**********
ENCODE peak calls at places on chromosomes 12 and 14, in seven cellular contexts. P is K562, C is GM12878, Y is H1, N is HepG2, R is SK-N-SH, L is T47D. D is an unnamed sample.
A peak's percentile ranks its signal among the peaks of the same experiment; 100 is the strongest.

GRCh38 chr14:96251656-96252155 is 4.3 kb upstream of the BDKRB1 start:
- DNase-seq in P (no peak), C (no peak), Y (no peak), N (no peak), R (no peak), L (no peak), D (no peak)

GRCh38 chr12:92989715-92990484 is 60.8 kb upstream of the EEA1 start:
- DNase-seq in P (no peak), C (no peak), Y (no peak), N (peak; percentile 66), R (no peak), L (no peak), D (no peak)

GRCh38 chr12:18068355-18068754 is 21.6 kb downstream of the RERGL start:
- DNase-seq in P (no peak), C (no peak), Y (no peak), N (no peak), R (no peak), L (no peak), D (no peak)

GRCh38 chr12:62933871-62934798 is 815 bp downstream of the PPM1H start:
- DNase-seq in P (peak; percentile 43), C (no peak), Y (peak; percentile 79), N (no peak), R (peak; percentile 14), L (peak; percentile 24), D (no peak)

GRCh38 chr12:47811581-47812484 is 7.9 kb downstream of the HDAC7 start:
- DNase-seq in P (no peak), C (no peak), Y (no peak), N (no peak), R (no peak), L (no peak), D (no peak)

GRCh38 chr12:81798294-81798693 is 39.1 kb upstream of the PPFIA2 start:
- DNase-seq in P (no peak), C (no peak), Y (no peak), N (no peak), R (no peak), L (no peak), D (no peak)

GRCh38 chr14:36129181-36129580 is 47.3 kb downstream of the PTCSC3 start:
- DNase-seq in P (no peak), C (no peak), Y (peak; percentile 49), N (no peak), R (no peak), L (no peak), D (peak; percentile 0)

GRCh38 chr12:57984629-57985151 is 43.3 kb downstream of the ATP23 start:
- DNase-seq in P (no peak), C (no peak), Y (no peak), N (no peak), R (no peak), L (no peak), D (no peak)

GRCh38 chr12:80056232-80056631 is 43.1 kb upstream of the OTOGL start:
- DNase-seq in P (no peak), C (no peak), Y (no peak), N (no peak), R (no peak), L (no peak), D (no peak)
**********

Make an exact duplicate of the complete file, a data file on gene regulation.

ENCODE peak calls at places on chromosomes 12 and 14, in seven cellular contexts. P is K562, C is GM12878, Y is H1, N is HepG2, R is SK-N-SH, L is T47D. D is an unnamed sample.
A peak's percentile ranks its signal among the peaks of the same experiment; 100 is the strongest.

GRCh38 chr14:96251656-96252155 is 4.3 kb upstream of the BDKRB1 start:
- DNase-seq in P (no peak), C (no peak), Y (no peak), N (no peak), R (no peak), L (no peak), D (no peak)

GRCh38 chr12:92989715-92990484 is 60.8 kb upstream of the EEA1 start:
- DNase-seq in P (no peak), C (no peak), Y (no peak), N (peak; percentile 66), R (no peak), L (no peak), D (no peak)

GRCh38 chr12:18068355-18068754 is 21.6 kb downstream of the RERGL start:
- DNase-seq in P (no peak), C (no peak), Y (no peak), N (no peak), R (no peak), L (no peak), D (no peak)

GRCh38 chr12:62933871-62934798 is 815 bp downstream of the PPM1H start:
- DNase-seq in P (peak; percentile 43), C (no peak), Y (peak; percentile 79), N (no peak), R (peak; percentile 14), L (peak; percentile 24), D (no peak)

GRCh38 chr12:47811581-47812484 is 7.9 kb downstream of the HDAC7 start:
- DNase-seq in P (no peak), C (no peak), Y (no peak), N (no peak), R (no peak), L (no peak), D (no peak)

GRCh38 chr12:81798294-81798693 is 39.1 kb upstream of the PPFIA2 start:
- DNase-seq in P (no peak), C (no peak), Y (no peak), N (no peak), R (no peak), L (no peak), D (no peak)

GRCh38 chr14:36129181-36129580 is 47.3 kb downstream of the PTCSC3 start:
- DNase-seq in P (no peak), C (no peak), Y (peak; percentile 49), N (no peak), R (no peak), L (no peak), D (peak; percentile 0)

GRCh38 chr12:57984629-57985151 is 43.3 kb downstream of the ATP23 start:
- DNase-seq in P (no peak), C (no peak), Y (no peak), N (no peak), R (no peak), L (no peak), D (no peak)

GRCh38 chr12:80056232-80056631 is 43.1 kb upstream of the OTOGL start:
- DNase-seq in P (no peak), C (no peak), Y (no peak), N (no peak), R (no peak), L (no peak), D (no peak)